How to Make Your Assisted Living Apartment Feel More Like Home

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How to Make Your Assisted Living Apartment Feel More Like Home

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moving-assisted-livingDepending on what you make of it, moving into an assisted living apartment can either be treated as a new adventure or signal the start of trying times. Any move can upset a familiar routine, it will likely be at least a short while before the new surroundings feel like "home, sweet home." But when you learn the tricks of individuals and families who move a lot, you can start making a new place feel like home quickly.

The best advice from these experienced movers is to pack a small "Survival Kit." The components of that kit will vary from one person to another, but the idea is the same.

Just as a child will fall asleep in peace while clutching a beloved stuffed animal, even seniors will benefit by having some sort of 'security blanket" readily available. A cherished reminder of the previous home is an antidote to the stress and anxiety of a move. Solace can come from a framed photo of children or grandchildren, a favorite tea cup and silver spoon, any memento of friends, family and lifestyle, or a cozy knitted throw to chase away the chill— both the physical kind and the emotional.

Determine Your First Priorities

It will be impossible to exactly replicate previous surroundings, so it is sometimes best to integrate a search for new decor into moving plans. But be careful to provide some reminder of the home just left.

Military family members who thrive during multiple moves speak of the importance of being able to access "familiar stuff." Knowing that when the boxes are opened, some belongings will assume places in new surroundings will also be a comfort to anyone moving into an assisted living apartment. Discussing the move honestly, no matter what the circumstances— will also help.

Even if it takes a while to hang pictures on the walls, fill the bookshelves, put away the linens and arrange the furniture, try to keep sensory reminders close at hand. A bowl of potpourri with a familiar scent will recall a favorite garden view, a portable radio or MP-3 player allows favorite music to fill the silence. Even a treasured bowl filled with fresh fruit, a small candy dish offering tempting chocolates or a book of poetry can be a source of comfort.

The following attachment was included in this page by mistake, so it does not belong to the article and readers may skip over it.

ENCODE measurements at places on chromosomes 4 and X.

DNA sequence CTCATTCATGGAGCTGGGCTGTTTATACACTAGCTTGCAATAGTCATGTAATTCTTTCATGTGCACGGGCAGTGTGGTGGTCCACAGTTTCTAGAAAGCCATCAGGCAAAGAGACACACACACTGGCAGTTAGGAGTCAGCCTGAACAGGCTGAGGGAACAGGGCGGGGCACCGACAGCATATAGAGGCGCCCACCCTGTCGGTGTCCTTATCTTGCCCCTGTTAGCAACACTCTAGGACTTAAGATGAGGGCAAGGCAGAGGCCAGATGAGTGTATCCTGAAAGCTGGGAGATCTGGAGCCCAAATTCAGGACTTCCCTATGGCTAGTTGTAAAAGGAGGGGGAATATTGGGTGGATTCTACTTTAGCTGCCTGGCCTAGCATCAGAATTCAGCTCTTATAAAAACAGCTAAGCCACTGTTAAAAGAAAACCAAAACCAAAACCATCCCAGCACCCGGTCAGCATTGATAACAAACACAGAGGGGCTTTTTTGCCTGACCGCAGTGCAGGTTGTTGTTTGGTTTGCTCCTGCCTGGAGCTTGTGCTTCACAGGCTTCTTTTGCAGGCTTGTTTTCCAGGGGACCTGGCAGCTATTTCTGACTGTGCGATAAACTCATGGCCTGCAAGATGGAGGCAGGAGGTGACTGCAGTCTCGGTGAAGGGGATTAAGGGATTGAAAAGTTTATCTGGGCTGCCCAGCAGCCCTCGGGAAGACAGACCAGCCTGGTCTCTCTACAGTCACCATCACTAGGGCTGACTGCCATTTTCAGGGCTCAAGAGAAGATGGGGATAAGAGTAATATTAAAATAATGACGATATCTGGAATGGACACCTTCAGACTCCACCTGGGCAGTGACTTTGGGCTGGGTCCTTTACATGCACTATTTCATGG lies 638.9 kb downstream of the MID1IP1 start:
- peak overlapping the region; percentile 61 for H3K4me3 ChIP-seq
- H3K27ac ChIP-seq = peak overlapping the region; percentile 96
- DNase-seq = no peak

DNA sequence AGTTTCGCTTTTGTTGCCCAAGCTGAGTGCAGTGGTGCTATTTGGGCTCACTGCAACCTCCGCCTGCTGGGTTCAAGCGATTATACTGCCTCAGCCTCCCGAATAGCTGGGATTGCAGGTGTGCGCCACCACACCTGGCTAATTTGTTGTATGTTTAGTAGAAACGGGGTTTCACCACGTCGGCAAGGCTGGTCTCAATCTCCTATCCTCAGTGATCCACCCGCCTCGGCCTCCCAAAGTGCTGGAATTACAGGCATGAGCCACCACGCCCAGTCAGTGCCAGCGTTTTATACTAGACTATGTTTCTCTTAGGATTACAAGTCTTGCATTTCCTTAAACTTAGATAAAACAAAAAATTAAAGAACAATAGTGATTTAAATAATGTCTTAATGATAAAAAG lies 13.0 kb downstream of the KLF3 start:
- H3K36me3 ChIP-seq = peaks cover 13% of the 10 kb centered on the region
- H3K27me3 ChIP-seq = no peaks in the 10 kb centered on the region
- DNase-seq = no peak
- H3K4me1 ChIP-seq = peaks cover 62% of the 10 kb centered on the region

Decide What to Do Now and What Can Wait until Later

There are no real rules governing the proper ways to make a move. Logistics can be planned, of course, but only you can determine the reasons and the rhythm that suits your needs and serves your purposes. If an assisted living apartment is on the horizon, there are many steps you can take to make that new home feel comfortable as soon as possible. Planning is key, but don't let it become an overwhelming burden.

Numerous resources are available for those who are contemplating or making a move, and for caregivers or assistants in a move. Hands-on help is often more valued than advice; and patience truly is a virtue as amove to smaller quarters is invariably trying, even under the best of circumstances. Those who have moved often in life will attest that it is difficult to part with treasured belongings. But, there is something equally satisfying— and freeing— about discovering how nice life can be when lived with less!

The Devil Is in the Details

It's all those little things that get in the way of the best laid plans. So, it will help to cultivate your sense of humor, as well. Whether you are the "movee," the mover, or just a helper on the scene, it helps to accept the inevitability of something going wrong. It just happens. And, often, the best solution is a big belly laugh.


Bryan Reynolds
February 28, 2015
Bryan Reynolds is the Vice President of Marketing and Public Relations for Episcopal Retirement Services (ERS). Bryan is responsible for developing and implementing ERS' digital marketing strategy, and overseeing the website, social media outlets, audio and video content and online advertising. After originally attending The Ohio State University, he graduated from the College-Conservatory of Music at the University of Cincinnati, where he earned a Bachelor of fine arts focused on electronic media. Bryan loves to share his passion for technology by assisting older adults with their computer and mobile devices. He has taught several classes within ERS communities as well as at the Osher Lifelong Learning Institute run by the University of Cincinnati. He also participates on the Technology Team at ERS to help provide direction. Bryan and his wife Krista currently reside in Lebanon, Ohio with their 5 children.

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